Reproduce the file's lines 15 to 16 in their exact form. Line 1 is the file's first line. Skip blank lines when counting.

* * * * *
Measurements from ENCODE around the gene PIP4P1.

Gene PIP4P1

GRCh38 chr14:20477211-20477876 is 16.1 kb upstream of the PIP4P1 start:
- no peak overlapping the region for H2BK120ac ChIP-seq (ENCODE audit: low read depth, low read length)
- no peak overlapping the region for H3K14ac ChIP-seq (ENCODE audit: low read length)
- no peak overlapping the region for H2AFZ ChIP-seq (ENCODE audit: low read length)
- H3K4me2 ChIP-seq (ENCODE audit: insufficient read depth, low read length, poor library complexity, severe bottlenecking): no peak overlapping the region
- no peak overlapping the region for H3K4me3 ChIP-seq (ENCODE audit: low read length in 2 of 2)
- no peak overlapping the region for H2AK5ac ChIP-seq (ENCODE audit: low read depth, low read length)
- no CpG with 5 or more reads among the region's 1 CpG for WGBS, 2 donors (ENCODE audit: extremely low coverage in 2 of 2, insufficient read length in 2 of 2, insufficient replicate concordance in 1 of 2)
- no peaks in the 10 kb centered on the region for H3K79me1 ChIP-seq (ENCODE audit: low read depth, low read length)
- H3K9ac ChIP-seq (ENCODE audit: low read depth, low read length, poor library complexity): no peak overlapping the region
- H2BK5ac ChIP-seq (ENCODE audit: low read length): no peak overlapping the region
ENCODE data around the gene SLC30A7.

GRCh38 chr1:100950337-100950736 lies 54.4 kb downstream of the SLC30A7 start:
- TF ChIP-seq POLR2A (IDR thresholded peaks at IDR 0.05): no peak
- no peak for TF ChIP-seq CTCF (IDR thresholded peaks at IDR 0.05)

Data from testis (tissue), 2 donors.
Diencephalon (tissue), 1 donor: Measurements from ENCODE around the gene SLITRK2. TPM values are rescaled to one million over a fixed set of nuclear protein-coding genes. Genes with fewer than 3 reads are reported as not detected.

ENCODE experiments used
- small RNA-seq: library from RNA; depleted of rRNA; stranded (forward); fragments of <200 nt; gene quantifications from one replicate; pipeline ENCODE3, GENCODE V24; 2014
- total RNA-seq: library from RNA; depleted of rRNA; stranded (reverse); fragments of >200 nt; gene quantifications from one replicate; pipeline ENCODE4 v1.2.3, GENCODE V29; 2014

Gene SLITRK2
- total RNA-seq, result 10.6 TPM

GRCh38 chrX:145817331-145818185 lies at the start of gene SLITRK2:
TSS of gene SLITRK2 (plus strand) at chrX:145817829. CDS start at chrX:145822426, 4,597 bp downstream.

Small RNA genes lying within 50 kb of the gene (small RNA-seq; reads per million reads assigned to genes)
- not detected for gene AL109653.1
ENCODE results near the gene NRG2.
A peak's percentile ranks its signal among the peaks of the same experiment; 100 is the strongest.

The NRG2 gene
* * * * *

GRCh38 chr1:100950337-100950736 lies 54.4 kb downstream of the SLC30A7 start:
- TF ChIP-seq POLR2A (IDR thresholded peaks at IDR 0.05): no peak